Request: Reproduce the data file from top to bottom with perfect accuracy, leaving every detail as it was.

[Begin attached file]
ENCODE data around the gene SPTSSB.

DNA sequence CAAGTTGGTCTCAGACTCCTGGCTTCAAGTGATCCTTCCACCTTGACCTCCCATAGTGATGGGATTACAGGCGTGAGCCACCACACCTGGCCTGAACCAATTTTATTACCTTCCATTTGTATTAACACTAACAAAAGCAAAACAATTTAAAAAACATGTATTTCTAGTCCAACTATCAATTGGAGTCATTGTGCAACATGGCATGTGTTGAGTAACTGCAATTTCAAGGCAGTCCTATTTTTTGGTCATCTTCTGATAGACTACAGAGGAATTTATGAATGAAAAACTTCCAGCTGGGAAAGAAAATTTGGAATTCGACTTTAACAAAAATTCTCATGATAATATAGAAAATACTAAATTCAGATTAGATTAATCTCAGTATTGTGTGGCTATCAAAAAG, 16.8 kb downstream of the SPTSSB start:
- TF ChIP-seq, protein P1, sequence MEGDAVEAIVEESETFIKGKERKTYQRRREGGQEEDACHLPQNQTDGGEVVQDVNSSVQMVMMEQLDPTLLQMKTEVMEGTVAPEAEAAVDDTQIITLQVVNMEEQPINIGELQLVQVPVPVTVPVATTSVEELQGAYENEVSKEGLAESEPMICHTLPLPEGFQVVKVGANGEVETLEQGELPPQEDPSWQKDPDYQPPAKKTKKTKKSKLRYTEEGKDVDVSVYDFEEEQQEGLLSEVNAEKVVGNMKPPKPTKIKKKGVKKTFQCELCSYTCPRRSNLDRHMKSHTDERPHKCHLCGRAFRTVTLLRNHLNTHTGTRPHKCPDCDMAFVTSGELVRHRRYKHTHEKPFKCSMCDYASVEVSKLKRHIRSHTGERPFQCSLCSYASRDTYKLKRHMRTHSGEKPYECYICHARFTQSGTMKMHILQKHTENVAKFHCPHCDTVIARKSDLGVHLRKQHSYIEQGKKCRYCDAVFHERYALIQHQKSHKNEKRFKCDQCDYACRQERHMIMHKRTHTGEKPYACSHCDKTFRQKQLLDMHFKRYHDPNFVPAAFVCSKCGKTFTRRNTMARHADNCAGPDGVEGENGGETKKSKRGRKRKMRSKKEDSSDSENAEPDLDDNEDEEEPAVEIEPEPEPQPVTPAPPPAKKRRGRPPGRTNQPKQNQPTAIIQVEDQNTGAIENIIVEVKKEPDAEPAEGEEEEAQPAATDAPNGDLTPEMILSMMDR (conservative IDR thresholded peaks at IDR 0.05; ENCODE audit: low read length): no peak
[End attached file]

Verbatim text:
ENCODE data around the gene SPTSSB.

DNA sequence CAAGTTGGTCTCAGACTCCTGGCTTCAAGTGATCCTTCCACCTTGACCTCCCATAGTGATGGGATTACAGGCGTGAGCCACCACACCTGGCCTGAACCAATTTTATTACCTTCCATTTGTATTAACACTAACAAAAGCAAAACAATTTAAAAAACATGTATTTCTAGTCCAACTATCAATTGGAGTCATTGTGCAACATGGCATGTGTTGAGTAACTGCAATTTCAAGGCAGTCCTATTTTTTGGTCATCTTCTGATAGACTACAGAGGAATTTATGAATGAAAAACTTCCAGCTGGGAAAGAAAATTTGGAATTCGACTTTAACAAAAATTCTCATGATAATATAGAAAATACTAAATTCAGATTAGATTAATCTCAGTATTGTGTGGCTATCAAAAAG, 16.8 kb downstream of the SPTSSB start:
- TF ChIP-seq, protein P1, sequence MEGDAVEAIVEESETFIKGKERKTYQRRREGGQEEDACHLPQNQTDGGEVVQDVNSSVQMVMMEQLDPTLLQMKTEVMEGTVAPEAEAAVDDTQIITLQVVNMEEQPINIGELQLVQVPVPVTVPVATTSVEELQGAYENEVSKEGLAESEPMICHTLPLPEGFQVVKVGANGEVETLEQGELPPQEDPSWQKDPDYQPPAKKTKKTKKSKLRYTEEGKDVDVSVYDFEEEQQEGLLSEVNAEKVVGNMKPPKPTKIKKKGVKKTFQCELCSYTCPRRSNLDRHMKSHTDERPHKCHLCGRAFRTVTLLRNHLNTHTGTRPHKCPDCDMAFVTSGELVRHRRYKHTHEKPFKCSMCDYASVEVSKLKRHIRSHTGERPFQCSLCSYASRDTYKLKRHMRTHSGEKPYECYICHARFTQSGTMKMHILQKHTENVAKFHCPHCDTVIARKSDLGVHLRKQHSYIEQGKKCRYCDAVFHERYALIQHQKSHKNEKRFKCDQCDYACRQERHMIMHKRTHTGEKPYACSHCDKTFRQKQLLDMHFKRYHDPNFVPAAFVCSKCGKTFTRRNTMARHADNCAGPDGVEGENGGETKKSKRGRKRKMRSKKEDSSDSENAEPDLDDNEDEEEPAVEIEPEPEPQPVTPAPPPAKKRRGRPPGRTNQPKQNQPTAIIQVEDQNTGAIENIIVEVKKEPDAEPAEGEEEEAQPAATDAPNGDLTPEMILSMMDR (conservative IDR thresholded peaks at IDR 0.05; ENCODE audit: low read length): no peak